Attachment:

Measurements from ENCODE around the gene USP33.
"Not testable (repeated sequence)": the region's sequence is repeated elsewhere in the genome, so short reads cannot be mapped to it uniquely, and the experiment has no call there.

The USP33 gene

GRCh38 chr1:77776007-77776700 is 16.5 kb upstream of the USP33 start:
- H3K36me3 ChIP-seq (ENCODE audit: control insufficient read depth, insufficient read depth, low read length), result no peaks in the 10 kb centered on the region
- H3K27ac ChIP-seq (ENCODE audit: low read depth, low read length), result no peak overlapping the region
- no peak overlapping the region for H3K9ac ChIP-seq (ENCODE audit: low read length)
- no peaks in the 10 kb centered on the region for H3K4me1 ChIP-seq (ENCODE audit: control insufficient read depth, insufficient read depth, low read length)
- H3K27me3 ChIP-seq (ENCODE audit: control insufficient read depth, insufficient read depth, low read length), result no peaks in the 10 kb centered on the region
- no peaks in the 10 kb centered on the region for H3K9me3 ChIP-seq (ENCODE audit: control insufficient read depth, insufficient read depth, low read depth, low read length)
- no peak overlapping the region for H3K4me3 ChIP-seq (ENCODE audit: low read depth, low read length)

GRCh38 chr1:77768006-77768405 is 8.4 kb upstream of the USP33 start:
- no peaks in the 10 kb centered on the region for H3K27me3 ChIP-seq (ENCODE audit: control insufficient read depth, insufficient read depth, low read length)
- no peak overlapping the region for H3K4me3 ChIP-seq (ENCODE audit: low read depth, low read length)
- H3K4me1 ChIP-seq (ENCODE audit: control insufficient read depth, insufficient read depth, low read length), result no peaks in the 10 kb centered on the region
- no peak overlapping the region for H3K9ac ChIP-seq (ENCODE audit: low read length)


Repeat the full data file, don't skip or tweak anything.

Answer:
Measurements from ENCODE around the gene USP33.
"Not testable (repeated sequence)": the region's sequence is repeated elsewhere in the genome, so short reads cannot be mapped to it uniquely, and the experiment has no call there.

The USP33 gene

GRCh38 chr1:77776007-77776700 is 16.5 kb upstream of the USP33 start:
- H3K36me3 ChIP-seq (ENCODE audit: control insufficient read depth, insufficient read depth, low read length), result no peaks in the 10 kb centered on the region
- H3K27ac ChIP-seq (ENCODE audit: low read depth, low read length), result no peak overlapping the region
- no peak overlapping the region for H3K9ac ChIP-seq (ENCODE audit: low read length)
- no peaks in the 10 kb centered on the region for H3K4me1 ChIP-seq (ENCODE audit: control insufficient read depth, insufficient read depth, low read length)
- H3K27me3 ChIP-seq (ENCODE audit: control insufficient read depth, insufficient read depth, low read length), result no peaks in the 10 kb centered on the region
- no peaks in the 10 kb centered on the region for H3K9me3 ChIP-seq (ENCODE audit: control insufficient read depth, insufficient read depth, low read depth, low read length)
- no peak overlapping the region for H3K4me3 ChIP-seq (ENCODE audit: low read depth, low read length)

GRCh38 chr1:77768006-77768405 is 8.4 kb upstream of the USP33 start:
- no peaks in the 10 kb centered on the region for H3K27me3 ChIP-seq (ENCODE audit: control insufficient read depth, insufficient read depth, low read length)
- no peak overlapping the region for H3K4me3 ChIP-seq (ENCODE audit: low read depth, low read length)
- H3K4me1 ChIP-seq (ENCODE audit: control insufficient read depth, insufficient read depth, low read length), result no peaks in the 10 kb centered on the region
- no peak overlapping the region for H3K9ac ChIP-seq (ENCODE audit: low read length)